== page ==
Last month’s Champions League semi-final draw saw Juventus selected as this year’s designated ‘home’ team. With the first-named side winning a remarkable 47 of the 61 previous European Cup finals, this comes as a huge bonus. But why?
Considering the only obvious bonus to being the first name out of the hat is choice of kit, Betway decided to try and find out what advantages can be gained from something as simple as a football shirt – with some interesting results.
— BIANCONERI FORUM (@bianconeriforum) May 13, 2017
Getting first pick
At first glance, the advantage of choosing first would appear to be minimal given the rarity of colour clashes means the away team are not often forced to change.
Even in the 23 finals that have featured one team in their home strip against another in their away, the victories have been shared 11 to 12, respectively.
However, interestingly, not every side opts to sport their home colours – with 11 of the first-named finalists wearing something other than their home shirt over the years.
And, given that 10 of those 11 went on to lift the trophy, it seems there is certainly something to be said for having first pick when it comes to kit.
All white on the night
AC Milan, for example, famously prefer to wear their lucky white jersey – dubbed the ‘maglia fortunata’ – over their traditional red and black stripes.
This stemmed from losing their first European Cup Final in 1958 in their home shirt, before winning their second five years later in a changed strip of all white.
The superstition then gained momentum during the late eighties and early nineties, when they won four more titles in white shirts that were altered to mirror the 1963 kit.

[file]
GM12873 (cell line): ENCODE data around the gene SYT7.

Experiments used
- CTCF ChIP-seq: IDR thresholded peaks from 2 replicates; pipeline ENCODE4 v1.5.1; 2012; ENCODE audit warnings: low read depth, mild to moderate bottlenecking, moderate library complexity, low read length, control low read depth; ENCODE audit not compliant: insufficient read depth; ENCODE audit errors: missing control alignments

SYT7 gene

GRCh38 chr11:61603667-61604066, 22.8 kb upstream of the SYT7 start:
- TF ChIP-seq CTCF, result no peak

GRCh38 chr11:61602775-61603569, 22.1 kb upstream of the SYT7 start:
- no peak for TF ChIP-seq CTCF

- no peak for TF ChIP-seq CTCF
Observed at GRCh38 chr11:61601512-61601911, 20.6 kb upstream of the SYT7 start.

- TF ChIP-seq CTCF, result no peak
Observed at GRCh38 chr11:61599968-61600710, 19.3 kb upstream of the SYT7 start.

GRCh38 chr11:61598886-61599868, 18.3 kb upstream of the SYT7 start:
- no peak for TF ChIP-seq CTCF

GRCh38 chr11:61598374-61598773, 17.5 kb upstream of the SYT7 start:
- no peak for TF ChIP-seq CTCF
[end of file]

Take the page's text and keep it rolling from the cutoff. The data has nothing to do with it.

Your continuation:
This was done by removing the patterning – such as horizontal bands or coloured shoulders – present on the designs at the time.
In total, the Rossoneri have lost two of three finals playing in their home shirts compared to winning six of eight when donning their lucky charm.
Curse of the stripes?
Milan, though, are not the only team to struggle in stripes. Of the 24 finals between striped and non-striped shirts, the teams in stripes have won 8 and lost 16 – a success rate of just 33%.
Juventus have been more affected by this phenomenon than any other club, losing five of the six finals they have played while wearing their famous black and white stripes.
Stick or twist?
So, what would the Italian champions be better off wearing this time around?
Given their awful record in home shirts, they could decide to switch to their changed strip of plain blue, which they were wearing the last time they won the competition in 1996.
That, though, would mean allowing Real to wear white – the tournament’s most successful colour – in which they have won 10 of their 11 titles.
Their purple second strip, however, has fared far worse, having lost both of its appearances in the final: Real in 1962 and Fiorentina in 1957.
So, the question is, should Juve stick or twist? If history is anything to go by, then their decision might just make all the difference.